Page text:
Are you ...
- Interested in learning more about using Kubernetes? Please see our user-facing documentation on kubernetes.io
- Interested in hacking on the core Kubernetes code base? Keep reading!
Kubernetes is an open source system for managing containerized applications across multiple hosts,
providing basic mechanisms for deployment, maintenance, and scaling of applications.
- lean: lightweight, simple, accessible
- portable: public, private, hybrid, multi cloud
- extensible: modular, pluggable, hookable, composable
- self-healing: auto-placement, auto-restart, auto-replication
Kubernetes builds upon a decade and a half of experience at Google running production workloads at scale, combined with best-of-breed ideas and practices from the community.
Kubernetes can run anywhere!
However, initial development was done on GCE and so our instructions and scripts are built around that. If you make it work on other infrastructure please let us know and contribute instructions/code.
Kubernetes is ready for Production!
With the 1.0.1 release Kubernetes is ready to serve your production workloads.
Kubernetes works with the following concepts:
: A cluster is a set of physical or virtual machines and other infrastructure resources used by Kubernetes to run your applications. Kubernetes can run anywhere! See the Getting Started Guides for instructions for a variety of services.
: A node is a physical or virtual machine running Kubernetes, onto which pods can be scheduled.
: Pods are a colocated group of application containers with shared volumes. They're the smallest deployable units that can be created, scheduled, and managed with Kubernetes. Pods can be created individually, but it's recommended that you use a replication controller even if creating a single pod.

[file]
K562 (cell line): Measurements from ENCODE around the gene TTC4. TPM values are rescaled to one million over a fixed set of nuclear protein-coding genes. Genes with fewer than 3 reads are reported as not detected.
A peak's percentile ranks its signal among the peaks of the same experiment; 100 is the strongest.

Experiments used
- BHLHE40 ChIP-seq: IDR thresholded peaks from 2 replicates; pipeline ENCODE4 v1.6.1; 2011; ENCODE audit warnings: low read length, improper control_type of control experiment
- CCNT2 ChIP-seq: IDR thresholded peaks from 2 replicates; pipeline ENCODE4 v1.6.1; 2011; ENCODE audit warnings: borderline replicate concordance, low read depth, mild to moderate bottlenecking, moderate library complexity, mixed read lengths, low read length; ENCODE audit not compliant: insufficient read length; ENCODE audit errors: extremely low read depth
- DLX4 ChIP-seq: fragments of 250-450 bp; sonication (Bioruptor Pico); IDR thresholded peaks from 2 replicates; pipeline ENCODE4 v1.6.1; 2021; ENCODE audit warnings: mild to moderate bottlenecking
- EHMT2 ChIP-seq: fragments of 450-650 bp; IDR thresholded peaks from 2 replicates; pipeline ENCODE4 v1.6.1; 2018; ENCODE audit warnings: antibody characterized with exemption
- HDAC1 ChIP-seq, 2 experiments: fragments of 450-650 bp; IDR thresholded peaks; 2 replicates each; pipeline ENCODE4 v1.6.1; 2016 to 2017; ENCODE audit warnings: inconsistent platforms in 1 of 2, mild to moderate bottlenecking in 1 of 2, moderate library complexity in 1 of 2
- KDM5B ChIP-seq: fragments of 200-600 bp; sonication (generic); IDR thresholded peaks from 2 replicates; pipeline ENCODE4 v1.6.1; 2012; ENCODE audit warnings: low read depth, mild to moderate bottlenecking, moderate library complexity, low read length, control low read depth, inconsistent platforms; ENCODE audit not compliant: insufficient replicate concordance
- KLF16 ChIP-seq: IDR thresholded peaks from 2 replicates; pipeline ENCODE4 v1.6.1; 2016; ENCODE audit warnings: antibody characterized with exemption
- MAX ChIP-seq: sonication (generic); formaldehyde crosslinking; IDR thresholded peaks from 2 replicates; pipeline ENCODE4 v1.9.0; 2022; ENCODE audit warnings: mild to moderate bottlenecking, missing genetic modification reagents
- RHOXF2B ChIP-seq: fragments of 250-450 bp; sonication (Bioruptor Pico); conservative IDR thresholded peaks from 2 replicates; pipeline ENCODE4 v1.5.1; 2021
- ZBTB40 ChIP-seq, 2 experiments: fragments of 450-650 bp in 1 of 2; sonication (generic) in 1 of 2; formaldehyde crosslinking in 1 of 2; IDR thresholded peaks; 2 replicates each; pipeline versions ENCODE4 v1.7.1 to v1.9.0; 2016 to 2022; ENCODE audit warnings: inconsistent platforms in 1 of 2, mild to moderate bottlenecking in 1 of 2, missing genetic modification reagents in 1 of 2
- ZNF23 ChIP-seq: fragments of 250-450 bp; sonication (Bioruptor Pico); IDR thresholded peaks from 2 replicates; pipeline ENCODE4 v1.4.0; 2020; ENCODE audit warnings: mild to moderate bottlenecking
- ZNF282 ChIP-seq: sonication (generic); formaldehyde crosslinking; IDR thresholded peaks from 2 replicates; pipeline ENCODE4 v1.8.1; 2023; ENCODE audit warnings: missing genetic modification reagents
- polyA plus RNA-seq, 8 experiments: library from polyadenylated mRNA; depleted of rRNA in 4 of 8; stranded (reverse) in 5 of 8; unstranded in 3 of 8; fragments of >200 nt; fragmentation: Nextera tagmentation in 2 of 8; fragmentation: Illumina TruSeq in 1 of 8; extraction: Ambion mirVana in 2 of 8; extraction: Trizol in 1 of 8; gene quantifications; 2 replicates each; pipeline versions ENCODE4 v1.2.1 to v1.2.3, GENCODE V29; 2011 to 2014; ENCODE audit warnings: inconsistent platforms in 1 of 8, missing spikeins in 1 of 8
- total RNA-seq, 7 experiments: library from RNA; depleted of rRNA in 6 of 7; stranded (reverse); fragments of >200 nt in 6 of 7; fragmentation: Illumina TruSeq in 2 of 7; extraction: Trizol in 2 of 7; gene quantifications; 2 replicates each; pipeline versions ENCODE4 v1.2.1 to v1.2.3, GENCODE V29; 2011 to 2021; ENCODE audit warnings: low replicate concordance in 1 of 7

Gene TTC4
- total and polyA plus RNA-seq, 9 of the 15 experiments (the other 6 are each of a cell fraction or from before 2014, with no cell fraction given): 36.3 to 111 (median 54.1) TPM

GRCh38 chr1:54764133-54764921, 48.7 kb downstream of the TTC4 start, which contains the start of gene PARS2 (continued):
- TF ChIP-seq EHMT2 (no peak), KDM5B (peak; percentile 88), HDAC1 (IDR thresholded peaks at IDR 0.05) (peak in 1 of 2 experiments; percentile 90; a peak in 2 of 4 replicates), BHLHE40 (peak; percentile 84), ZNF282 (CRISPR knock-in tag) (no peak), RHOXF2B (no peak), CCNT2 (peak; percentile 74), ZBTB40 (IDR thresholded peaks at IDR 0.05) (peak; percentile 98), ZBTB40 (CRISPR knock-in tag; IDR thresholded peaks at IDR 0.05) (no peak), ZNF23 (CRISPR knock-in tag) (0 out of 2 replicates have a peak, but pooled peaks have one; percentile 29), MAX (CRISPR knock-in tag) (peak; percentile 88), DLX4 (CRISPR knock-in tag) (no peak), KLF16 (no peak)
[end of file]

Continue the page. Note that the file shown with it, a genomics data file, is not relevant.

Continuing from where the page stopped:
: Replication controllers manage the lifecycle of pods. They ensure that a specified number of pods are running
at any given time, by creating or killing pods as required.
: Services provide a single, stable name and address for a set of pods.
They act as basic load balancers.
: Labels are used to organize and select groups of objects based on key:value pairs.
Kubernetes documentation is organized into several categories.
- Getting started guides
- User documentation
- Cluster administrator documentation
- for people who want to create a Kubernetes cluster and administer it
- in the Kubernetes Cluster Admin Guide
- Developer and API documentation
- Walkthroughs and examples
- Contributions from the Kubernetes community
- in the docs/contrib directory
- Design documentation and design proposals
Community, discussion and support
If you have questions or want to start contributing please reach out. We don't bite!
If you are a company and are looking for a more formal engagement with Google around Kubernetes and containers at Google as a whole, please fill out this form and we'll be in touch.